Measuring The Organizational Contributions Of The Many Workers For Women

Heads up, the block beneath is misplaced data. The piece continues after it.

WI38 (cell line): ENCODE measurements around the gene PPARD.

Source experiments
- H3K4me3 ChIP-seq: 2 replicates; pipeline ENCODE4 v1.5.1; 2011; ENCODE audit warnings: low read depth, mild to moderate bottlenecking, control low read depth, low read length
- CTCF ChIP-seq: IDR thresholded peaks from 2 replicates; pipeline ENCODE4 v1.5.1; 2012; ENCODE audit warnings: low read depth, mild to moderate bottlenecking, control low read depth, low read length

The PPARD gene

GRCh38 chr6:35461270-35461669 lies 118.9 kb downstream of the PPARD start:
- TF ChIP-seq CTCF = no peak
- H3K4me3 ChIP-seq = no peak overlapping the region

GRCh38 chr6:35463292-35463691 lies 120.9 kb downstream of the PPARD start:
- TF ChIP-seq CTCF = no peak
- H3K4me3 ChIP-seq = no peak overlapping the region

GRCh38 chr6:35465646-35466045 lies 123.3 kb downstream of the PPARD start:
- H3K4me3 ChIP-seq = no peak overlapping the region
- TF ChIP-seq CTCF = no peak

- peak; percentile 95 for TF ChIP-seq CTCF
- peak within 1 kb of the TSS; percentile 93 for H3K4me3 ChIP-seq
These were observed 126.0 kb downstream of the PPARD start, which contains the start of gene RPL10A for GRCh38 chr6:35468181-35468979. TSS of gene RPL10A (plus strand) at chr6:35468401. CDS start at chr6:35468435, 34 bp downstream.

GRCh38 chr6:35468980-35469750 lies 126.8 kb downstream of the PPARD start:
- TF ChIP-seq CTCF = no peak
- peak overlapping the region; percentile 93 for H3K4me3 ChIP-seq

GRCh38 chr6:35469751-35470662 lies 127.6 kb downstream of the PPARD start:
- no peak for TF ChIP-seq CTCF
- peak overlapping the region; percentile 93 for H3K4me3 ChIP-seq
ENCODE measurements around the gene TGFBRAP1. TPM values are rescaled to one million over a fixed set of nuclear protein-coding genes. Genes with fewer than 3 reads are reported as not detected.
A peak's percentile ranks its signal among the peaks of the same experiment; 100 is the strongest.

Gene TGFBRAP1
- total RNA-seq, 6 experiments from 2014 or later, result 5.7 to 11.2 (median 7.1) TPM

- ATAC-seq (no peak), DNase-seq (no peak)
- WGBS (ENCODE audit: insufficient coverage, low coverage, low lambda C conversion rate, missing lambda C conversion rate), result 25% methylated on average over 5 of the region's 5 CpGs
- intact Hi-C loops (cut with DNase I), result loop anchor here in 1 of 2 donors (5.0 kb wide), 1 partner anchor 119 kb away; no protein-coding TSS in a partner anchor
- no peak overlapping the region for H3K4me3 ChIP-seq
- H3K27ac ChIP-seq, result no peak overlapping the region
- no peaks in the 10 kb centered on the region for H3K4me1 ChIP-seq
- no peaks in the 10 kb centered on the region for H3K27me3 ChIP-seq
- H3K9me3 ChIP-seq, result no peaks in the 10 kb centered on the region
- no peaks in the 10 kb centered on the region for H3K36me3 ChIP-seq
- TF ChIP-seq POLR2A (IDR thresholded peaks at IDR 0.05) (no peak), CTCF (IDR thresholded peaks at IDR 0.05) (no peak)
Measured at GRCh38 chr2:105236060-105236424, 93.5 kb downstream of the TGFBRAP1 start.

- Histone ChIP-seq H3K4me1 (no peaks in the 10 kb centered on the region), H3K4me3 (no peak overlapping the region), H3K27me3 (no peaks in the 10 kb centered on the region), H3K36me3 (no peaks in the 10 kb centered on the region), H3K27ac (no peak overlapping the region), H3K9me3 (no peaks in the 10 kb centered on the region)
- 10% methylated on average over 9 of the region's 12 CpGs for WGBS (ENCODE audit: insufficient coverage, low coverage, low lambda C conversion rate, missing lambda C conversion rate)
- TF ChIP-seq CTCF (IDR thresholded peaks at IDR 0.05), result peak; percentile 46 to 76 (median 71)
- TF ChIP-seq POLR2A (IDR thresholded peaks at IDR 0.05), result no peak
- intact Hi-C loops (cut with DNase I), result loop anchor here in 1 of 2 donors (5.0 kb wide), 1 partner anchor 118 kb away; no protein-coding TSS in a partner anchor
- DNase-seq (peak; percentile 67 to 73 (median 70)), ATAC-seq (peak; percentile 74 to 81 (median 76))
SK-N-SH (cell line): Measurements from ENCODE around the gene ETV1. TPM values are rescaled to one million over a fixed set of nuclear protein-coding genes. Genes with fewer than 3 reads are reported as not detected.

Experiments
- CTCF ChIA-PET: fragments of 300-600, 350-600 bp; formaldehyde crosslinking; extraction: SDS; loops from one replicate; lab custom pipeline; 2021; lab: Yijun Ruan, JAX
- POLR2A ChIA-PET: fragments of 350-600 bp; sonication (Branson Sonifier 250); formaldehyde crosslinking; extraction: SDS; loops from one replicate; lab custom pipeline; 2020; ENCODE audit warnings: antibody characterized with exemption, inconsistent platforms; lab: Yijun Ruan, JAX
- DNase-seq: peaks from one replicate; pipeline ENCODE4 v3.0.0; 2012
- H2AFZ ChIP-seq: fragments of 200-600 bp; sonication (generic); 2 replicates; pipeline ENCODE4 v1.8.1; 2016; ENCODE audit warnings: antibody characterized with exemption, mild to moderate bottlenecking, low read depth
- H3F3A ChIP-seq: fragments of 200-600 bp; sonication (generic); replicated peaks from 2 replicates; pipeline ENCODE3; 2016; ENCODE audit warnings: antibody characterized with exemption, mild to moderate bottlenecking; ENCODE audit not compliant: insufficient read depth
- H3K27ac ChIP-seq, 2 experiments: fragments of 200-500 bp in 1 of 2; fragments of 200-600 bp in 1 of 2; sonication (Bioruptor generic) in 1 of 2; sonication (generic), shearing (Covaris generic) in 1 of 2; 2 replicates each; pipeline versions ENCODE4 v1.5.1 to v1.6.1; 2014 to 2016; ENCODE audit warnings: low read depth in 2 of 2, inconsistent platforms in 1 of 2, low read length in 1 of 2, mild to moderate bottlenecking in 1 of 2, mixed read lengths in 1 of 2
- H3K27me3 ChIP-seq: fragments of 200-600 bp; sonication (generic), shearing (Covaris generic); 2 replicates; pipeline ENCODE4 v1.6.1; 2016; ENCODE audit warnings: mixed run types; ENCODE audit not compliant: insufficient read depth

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When measuring the organizational contributions of the many workers for woman suffrage, most would credit Susan B. Anthony, Carrie Chapman Catt, Lucretia Mott, Alice Paul, Elizabeth Cady Stanton and Lucy Stone had the most influence in winning the vote for American women. The effect of this victory was then felt worldwide, as women in other nations were inspired directly and indirectly to win the vote for themselves. (Frances) The start of the Seneca Falls Women 's Rights Convention go back to 1840, when Lucretia Mott and Elizabeth Cady Stanton were in London attending the World 's Anti-Slavery Convention as delegates, with their husbands. The credentials committee decided that women were "constitutionally unfit for public and business meetings." After a vigorous debate on the role of a woman’s place at the convention, the women were relocated to a segregated women 's section which was divided from the main floor by a mere curtain; the men were permitted to speak, the women were not. Elizabeth later credited her conversation with Lucretia Mott in that very segregated women 's section for the idea of holding a mass meeting to address the rights of women. (Mary) Attempting humor as a tactic to win their right to vote they enlisted Writer, Alice Duer Miller in 1915 she wrote, “Why We Don 't Want Men to Vote because man 's place is in the army. Because, no really manly man wants to settle any question otherwise than by fighting about it. Because, if men should adopt peaceable
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